Merlin in Love
Hi there everyone. As I promised in my comments just a few months ago, I’m announcing the release of my new book, Merlin in Love. It is available at Amazon as an ebook or as a paperback. (The link I’ve posted here is for the Amazon US store. I’m still busy setting up the universal link to take everyone to the correct store for their country.)
I have a cat called Merlin, a beautiful big black fluffy cat with gorgeous green eyes. However, this story isn’t about him. Yes, it’s about that other Merlin, King Arthur’s Merlin. I don’t know how many of you watched the series of Merlin on Netflix and before that I believe it was on television. Yes, many years ago, I know, but I guess better late to the party than not at all. I was captivated by the series when I watched it late last year on Netflix. I binge watched it, and then watched it again. As many people who have loved that series would agree, the ending of the series was less than satisfactory, and left many of us hardened Merlin fans quite traumatized. I know this because of the many blog posts and comments I read all over the internet. So many of us needed proper closure, and some Merlin fans wrote fan fiction trying to give closure to everyone. What I have written here isn’t fan fiction, and is in no way a continuation of the Merlin series. However, the series piqued my interest in the Legend of Merlin, and I went way back to the legend as it was written in the 11th century. I took a little bit of the legend and added my own spin to it. As all my readers know by now, I like my heroes to have a bit of darkness in them, and Merlin seemed like the ideal hero to write about.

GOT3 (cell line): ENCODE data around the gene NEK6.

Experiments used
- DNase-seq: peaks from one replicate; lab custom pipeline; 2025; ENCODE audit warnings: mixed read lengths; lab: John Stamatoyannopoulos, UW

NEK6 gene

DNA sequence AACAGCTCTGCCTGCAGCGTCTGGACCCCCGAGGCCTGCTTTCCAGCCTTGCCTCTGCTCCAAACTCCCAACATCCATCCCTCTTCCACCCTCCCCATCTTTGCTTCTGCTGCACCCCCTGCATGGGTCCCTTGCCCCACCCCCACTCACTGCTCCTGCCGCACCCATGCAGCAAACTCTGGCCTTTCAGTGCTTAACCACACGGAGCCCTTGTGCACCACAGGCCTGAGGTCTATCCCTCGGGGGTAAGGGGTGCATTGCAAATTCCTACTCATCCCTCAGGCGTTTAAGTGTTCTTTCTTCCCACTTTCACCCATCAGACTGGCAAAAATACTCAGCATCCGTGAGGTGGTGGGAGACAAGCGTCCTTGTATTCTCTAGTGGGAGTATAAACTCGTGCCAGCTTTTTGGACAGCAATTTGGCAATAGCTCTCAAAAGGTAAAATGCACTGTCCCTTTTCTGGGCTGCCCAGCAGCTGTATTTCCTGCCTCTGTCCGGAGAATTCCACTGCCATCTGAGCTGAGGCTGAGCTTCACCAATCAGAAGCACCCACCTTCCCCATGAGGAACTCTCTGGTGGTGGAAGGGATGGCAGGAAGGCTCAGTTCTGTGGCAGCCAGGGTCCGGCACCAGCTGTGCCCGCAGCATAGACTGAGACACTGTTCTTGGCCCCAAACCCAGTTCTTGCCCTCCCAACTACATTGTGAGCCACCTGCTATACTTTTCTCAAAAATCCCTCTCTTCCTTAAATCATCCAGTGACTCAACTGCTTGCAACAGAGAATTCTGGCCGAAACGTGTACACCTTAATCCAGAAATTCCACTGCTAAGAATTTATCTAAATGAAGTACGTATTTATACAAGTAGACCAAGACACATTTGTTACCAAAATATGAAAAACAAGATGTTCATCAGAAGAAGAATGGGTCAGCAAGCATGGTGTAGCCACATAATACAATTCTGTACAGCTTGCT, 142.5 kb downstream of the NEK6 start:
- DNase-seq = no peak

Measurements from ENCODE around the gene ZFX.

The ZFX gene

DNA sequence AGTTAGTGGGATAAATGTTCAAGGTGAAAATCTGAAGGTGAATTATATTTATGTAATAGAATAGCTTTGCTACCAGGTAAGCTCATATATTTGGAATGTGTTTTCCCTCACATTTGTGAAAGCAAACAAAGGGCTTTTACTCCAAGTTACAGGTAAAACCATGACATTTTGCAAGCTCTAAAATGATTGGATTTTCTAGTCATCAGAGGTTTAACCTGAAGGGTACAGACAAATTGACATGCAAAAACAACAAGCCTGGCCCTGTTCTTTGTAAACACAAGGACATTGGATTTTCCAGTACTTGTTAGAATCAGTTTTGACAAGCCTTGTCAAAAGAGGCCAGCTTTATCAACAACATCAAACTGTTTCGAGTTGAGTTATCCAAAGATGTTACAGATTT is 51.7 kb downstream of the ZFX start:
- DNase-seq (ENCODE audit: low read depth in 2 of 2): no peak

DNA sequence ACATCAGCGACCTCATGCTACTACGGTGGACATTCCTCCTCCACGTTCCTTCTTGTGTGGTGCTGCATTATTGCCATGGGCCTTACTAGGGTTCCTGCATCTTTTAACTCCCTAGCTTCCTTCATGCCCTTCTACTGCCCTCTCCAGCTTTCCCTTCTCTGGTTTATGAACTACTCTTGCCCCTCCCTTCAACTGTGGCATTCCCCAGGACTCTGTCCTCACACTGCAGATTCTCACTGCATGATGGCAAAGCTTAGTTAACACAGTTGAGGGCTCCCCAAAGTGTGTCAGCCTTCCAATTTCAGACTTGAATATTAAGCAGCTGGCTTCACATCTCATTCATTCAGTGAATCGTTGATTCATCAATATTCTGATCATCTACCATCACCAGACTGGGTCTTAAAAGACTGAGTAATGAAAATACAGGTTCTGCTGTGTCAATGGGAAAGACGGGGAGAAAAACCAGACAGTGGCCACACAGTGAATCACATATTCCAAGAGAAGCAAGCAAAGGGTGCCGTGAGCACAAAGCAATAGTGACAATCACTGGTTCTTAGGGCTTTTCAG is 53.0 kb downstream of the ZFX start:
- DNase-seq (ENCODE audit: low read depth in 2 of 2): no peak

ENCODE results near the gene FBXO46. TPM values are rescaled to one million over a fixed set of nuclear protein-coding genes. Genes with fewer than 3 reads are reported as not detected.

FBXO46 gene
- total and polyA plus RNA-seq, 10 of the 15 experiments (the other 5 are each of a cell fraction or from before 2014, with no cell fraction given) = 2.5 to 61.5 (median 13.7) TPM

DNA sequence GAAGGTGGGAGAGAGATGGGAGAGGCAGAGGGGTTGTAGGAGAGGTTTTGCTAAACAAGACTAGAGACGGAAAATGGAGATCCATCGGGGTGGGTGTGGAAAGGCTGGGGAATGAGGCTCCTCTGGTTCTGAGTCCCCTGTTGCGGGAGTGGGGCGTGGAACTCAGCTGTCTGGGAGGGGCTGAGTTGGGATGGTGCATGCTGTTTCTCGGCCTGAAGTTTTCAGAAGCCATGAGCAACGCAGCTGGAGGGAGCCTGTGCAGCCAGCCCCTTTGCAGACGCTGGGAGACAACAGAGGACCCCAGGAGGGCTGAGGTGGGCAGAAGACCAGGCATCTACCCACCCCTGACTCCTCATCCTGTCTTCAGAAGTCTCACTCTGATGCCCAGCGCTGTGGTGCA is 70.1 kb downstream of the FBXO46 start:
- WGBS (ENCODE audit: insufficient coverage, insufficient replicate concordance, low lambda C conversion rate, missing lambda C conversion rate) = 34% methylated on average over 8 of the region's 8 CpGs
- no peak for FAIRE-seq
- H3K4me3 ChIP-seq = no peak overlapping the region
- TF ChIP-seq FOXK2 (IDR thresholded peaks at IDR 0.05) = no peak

So I took the part of the legend where he was locked in a cave by the Lady of the Lake, and then had him rescued by Doctor Kendra Westbrook 1500 years later. The premise of the story is that Merlin had created a magical amulet for King Arthur which would have granted Arthur immortality, thus allowing him to rule forever. Unfortunately Nimue (the Lady of the Lake) and the lover of Merlin, found out about this and betrayed him to Mordred, in the process stealing the amulet from him and trapping him in a cave. The amulet survived through the centuries, along with Mordred, and in these modern times Merlin has to find Mordred and recover the amulet. But of course it’s not that simple, and I have sketched out for myself a storyline that will span several books. There will also be a surprise appearance of two characters from the Blackstone Trilogy.
As always I include the first three chapters below:
Merlin in Love
By Niki Savage
Copyright 2019 Niki Savage
This publication is a work of fiction. Names, characters, places and incidents are either products of the author’s imagination or used fictitiously. Any resemblance to actual events, locales, or persons, living or dead, is entirely coincidental. All rights reserved. No part of this publication can be reproduced or transmitted in any form or by any means, electronic or mechanical, without permission in writing from Niki Savage.
Driving always relaxed Kendra Westbrook. The plush, warm cabin of her black Mercedes S-Class felt like an artificial womb, a safe place. The classical music coming from the 3D surround sound system soothed her soul, but still she couldn’t stop thinking about the fragile young woman, Miranda Stevens, who had died just two hours ago, dead from a brain tumor. Kendra had fought the aggressive tumor, that Miranda had aptly named Medusa, for five years. It was a battle she was destined to lose, and this morning death had come as a welcome release for Miranda. But where was her release?